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Don’t do this to your clubs at home!

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There are several club building tasks that can be done at home with just a few basic tools—changing grips, for example, is one of the most popular do-it-yourself jobs. But with so many ways to customize and tweak your clubs, and the growing popularity of unique finishes, there are still some things that should be left to the professionals with proper tools, like stripping chrome.

Chrome is chemically applied to metal by using an electrical charge run through a bath containing an electrolytic salt (chromium anhydride) solution. The electrical current passing through the bath causes the chromium metal in the bath to fall out of solution and deposit onto the metal placed into the solution. This process creates fumes and requires a lot of chemicals to do it properly.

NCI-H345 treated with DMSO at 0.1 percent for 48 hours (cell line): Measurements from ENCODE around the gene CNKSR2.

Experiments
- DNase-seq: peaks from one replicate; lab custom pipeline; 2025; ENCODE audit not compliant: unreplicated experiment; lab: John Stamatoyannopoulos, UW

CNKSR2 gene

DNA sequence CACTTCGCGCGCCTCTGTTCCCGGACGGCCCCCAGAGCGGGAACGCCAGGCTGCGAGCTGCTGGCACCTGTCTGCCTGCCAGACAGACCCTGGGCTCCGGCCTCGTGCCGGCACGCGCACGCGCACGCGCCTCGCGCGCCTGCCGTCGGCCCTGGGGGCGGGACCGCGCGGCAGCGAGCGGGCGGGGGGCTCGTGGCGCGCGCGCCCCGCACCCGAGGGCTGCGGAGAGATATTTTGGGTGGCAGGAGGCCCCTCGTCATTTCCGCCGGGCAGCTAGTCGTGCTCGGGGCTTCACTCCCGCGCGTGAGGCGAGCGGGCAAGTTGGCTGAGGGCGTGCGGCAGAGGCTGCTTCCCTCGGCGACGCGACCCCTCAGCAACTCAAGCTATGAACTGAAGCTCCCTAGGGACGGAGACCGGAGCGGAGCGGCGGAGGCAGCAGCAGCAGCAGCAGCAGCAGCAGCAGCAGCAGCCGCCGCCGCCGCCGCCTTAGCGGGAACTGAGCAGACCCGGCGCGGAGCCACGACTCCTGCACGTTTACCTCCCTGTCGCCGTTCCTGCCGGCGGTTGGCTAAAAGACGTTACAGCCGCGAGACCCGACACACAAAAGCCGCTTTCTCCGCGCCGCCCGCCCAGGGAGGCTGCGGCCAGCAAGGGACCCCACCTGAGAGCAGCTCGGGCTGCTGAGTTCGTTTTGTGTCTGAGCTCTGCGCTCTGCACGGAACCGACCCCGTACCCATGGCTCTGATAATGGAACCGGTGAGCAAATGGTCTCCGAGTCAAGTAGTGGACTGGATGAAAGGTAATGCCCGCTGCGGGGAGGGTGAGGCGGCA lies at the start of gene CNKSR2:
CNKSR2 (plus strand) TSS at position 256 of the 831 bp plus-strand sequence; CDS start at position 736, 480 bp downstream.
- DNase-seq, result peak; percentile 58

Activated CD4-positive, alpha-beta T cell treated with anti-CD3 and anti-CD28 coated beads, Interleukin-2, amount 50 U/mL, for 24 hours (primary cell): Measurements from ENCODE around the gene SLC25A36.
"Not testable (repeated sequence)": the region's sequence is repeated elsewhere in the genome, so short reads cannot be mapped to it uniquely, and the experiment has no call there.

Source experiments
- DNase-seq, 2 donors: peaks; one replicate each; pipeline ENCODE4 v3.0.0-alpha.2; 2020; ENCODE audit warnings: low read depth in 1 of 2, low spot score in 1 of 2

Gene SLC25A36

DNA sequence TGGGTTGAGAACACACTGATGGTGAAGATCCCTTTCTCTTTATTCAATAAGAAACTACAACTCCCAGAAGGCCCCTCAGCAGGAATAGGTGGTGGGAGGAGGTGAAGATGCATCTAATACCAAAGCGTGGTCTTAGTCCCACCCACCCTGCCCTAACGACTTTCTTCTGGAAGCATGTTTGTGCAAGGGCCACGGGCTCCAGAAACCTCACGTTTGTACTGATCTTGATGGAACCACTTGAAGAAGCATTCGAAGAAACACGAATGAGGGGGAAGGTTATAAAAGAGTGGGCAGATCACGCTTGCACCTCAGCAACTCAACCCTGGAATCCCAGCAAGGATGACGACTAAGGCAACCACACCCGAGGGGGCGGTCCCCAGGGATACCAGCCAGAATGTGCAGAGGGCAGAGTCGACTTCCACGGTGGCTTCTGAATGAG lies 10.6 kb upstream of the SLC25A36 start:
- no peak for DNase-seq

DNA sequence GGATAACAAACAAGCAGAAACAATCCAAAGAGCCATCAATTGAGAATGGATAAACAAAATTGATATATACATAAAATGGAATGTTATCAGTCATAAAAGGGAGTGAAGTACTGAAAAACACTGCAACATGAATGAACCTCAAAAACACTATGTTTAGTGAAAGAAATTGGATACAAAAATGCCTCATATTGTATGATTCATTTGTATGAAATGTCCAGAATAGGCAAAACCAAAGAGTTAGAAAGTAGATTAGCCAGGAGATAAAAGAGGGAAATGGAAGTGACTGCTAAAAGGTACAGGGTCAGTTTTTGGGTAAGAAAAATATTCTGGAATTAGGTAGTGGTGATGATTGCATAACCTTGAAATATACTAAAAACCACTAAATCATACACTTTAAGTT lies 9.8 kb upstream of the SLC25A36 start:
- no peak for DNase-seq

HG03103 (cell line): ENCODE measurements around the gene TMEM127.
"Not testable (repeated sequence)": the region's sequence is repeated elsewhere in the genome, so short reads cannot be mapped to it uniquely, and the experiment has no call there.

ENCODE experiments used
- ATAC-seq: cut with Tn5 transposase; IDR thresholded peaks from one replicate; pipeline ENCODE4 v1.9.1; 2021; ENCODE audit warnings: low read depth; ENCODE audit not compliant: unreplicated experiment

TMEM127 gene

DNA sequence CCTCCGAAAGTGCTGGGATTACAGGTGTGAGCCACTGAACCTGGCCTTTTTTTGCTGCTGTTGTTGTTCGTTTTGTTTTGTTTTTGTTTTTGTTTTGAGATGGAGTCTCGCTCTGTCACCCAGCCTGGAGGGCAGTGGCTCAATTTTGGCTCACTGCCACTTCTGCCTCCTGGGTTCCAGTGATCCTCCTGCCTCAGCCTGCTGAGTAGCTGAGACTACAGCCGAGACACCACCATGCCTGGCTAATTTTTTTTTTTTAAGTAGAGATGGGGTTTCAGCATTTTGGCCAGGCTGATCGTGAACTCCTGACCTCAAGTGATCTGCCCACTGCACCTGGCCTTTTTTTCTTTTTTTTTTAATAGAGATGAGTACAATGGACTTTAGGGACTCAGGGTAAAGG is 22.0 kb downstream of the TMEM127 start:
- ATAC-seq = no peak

CHROME PLATING — NORTHWEST CHROME

If you have to dress up like Walter White to do club work, it’s best to leave that job up to someone that has the proper setup and the ability to dispose of excess chemicals.

Alternatively, there are some metal finishes that can be removed quite easily at home with over the counter products. The most common is the baked-on jet black finish found on Titleist Vokey wedges and Cobra Irons – all it takes is some grocery store cleaning vinegar, and some patience. You just have to remove the heads from the shafts, let them soak fully submerged for 3-4 hours, and then do a final cleaning with fine steel wool, it’s just that easy.

There are a number of how to’s on this including one from our friend Bryan LaRoche aka BryanGolf on Instagram.